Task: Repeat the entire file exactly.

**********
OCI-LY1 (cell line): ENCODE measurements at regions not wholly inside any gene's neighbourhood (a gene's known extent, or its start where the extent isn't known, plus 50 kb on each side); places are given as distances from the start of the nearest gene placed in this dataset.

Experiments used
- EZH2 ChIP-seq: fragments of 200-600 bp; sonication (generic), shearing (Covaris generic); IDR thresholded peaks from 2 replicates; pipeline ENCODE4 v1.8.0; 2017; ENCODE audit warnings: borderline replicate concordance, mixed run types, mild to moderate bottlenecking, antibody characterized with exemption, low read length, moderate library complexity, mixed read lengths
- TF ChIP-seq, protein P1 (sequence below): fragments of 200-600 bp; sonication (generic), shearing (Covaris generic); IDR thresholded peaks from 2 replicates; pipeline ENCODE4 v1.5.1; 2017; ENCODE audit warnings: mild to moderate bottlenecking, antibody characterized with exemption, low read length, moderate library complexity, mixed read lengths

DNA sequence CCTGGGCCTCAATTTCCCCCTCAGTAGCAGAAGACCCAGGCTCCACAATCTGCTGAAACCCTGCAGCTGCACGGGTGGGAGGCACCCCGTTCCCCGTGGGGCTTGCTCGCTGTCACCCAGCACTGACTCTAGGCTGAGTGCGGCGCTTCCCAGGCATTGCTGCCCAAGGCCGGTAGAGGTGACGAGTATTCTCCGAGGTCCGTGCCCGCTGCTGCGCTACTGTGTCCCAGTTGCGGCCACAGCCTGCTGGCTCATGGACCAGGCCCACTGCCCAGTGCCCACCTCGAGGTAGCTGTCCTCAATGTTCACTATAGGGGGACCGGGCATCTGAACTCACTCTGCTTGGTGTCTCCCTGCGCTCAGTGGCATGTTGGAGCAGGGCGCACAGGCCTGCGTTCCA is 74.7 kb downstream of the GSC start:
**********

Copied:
OCI-LY1 (cell line): ENCODE measurements at regions not wholly inside any gene's neighbourhood (a gene's known extent, or its start where the extent isn't known, plus 50 kb on each side); places are given as distances from the start of the nearest gene placed in this dataset.

Experiments used
- EZH2 ChIP-seq: fragments of 200-600 bp; sonication (generic), shearing (Covaris generic); IDR thresholded peaks from 2 replicates; pipeline ENCODE4 v1.8.0; 2017; ENCODE audit warnings: borderline replicate concordance, mixed run types, mild to moderate bottlenecking, antibody characterized with exemption, low read length, moderate library complexity, mixed read lengths
- TF ChIP-seq, protein P1 (sequence below): fragments of 200-600 bp; sonication (generic), shearing (Covaris generic); IDR thresholded peaks from 2 replicates; pipeline ENCODE4 v1.5.1; 2017; ENCODE audit warnings: mild to moderate bottlenecking, antibody characterized with exemption, low read length, moderate library complexity, mixed read lengths

DNA sequence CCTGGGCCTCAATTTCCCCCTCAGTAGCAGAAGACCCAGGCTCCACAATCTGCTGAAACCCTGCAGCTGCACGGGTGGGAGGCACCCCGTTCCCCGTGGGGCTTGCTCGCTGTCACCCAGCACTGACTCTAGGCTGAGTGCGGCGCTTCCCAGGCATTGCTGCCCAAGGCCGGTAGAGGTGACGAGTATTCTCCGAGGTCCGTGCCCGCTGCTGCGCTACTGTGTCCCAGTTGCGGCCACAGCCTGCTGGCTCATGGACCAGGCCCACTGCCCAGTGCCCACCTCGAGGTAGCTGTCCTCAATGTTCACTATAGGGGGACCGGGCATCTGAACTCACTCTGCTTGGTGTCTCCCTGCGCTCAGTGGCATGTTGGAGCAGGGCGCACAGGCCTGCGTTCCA is 74.7 kb downstream of the GSC start: